From the data provided by CMC, of the total 9,072 COVID-19 patients admitted at the hospital, 91.6 percent were discharged (as of 28 Oct). A total of 3,135 patients received a subsidy for COVID treatment to date – the total charity amount was approximately $1.5 million.
Resources are strained as more patients continue to seek treatment.
“Patients are still coming in swarms to CMC, mostly because of the large number of COVID beds offered by the hospital,” says Dr. Pritish Korula, associate professor, Surgical ICU, Division of Critical Care. “Treatment for COVID is expensive. While our hospital does its best to help numerous socioeconomically-deprived patients, it has been a struggle to meet patient needs as the volumes are so large and the pandemic has been going on for so long.”
Srishti Prabha is the Assistant Editor at India Currents and has worked in low income/affordable housing as an advocate for children, women, and people of color. She is passionate about diversifying spaces, preserving culture, and removing barriers to equity.
Around the same time, Shivina Chugh, a junior at MSJHS in Fremont, was becoming increasingly worried as well. Rishabh and Shivina joined forces to help raise awareness for this cause as both their moms have been at the front line fighting this war and wanted to do their part to save people’s lives at the front line. After researching how the risks faced by frontline workers could be mitigated, they found that, in addition to other PPE, reusable and washable bio-suits helped keep the infection rate low among the healthcare workers in South Korea. Their research indicated that these bio-suits were already used in a few emergency rooms in hospitals across the United States but were not readily available.
They ran the idea of sourcing the bio-suits by their moms, a few Intensive Care Unit directors, and infection control personnel in a few hospitals who saw this project’s great value. At this point, they started contacting a few more hospitals to explore an interest in bio-suit as a way to increase protection for their staff. Not only was this idea well-received by the hospitals they contacted, but they also started getting referrals.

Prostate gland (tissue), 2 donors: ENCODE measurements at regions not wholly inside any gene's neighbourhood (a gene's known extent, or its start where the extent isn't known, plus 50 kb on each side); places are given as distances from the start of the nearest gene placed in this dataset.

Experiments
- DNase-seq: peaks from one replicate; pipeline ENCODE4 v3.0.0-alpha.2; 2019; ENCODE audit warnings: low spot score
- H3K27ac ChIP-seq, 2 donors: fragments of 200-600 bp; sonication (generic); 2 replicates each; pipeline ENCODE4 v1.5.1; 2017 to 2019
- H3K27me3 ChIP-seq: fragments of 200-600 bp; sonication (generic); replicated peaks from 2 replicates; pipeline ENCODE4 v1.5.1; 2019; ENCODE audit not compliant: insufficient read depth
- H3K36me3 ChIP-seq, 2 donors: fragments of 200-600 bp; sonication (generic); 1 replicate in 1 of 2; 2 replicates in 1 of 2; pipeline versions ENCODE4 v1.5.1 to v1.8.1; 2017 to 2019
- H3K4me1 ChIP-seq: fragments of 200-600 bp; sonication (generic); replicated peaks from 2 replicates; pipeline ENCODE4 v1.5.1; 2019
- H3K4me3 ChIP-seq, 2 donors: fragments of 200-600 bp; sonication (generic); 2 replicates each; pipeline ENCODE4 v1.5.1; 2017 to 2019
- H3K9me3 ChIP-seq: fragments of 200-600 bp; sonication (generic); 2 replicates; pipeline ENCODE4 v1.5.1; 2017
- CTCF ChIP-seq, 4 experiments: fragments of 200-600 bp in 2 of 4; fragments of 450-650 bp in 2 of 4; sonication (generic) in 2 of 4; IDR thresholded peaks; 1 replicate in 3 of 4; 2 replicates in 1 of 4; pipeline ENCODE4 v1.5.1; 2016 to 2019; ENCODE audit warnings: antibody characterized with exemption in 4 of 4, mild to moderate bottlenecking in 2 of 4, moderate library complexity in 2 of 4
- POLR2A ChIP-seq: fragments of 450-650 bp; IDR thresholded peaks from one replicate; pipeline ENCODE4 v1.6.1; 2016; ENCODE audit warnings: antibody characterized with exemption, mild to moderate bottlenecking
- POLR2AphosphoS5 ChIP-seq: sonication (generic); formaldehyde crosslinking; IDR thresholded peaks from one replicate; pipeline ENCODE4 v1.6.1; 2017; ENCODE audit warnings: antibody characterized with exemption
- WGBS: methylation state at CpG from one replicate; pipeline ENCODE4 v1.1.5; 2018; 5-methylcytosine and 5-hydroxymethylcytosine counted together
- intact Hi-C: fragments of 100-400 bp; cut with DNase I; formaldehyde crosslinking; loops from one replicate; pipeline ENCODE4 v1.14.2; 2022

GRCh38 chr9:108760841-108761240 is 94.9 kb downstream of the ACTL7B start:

Seeing a high demand for bio suits and other PPE, they decided to set up a GoFundMe campaign to raise funds. Fremont Bridge Rotary Club also contributed to this cause by raising money for this project. Together they raised $4,050 and were able to work with a few vendors to get bio-suits and other PPE promptly and pilot it in a few hospitals.
These bio-suits were delivered to Medical staff in ICU’S of Kindred Hospital and St. Rose Hospital. In addition, handing over bio suits to Alameda Highland County hospital in Oakland, CA, was immensely satisfying to the team because these residents provide care for the indigent patient population and, with bio suits, could avoid the high risk of catching infections that can prove fatal.
Dr. Steven Sackrin, at Alameda Highland County Hospital, said, “I want to extend our sincere thanks to your organization, Save your Saviors. The contribution of personal protective equipment is deeply appreciated. The bio suits are a particularly great addition to our supplies. The bio suits offer a superior degree of protection. It is so nice that they can be cleaned and reused. Most of our patients already have immense challenges, medical and especially non-medical. And our environment is already a bit threadbare and not on many people’s radar. But a sense of mission generally infuses the facility. It was so great that your organization was willing to share its efforts and contributions with this institution. Thank you very, very much for your generosity, thoughtfulness, and the grit/work that it took to accomplish what you have done.”
Dr. Evelyn Nakagawa at Kindred hospital echoed similar sentiments “Save your Saviors has provided bio suits that offer an extra layer of safety and help healthcare workers focus on their work with peace.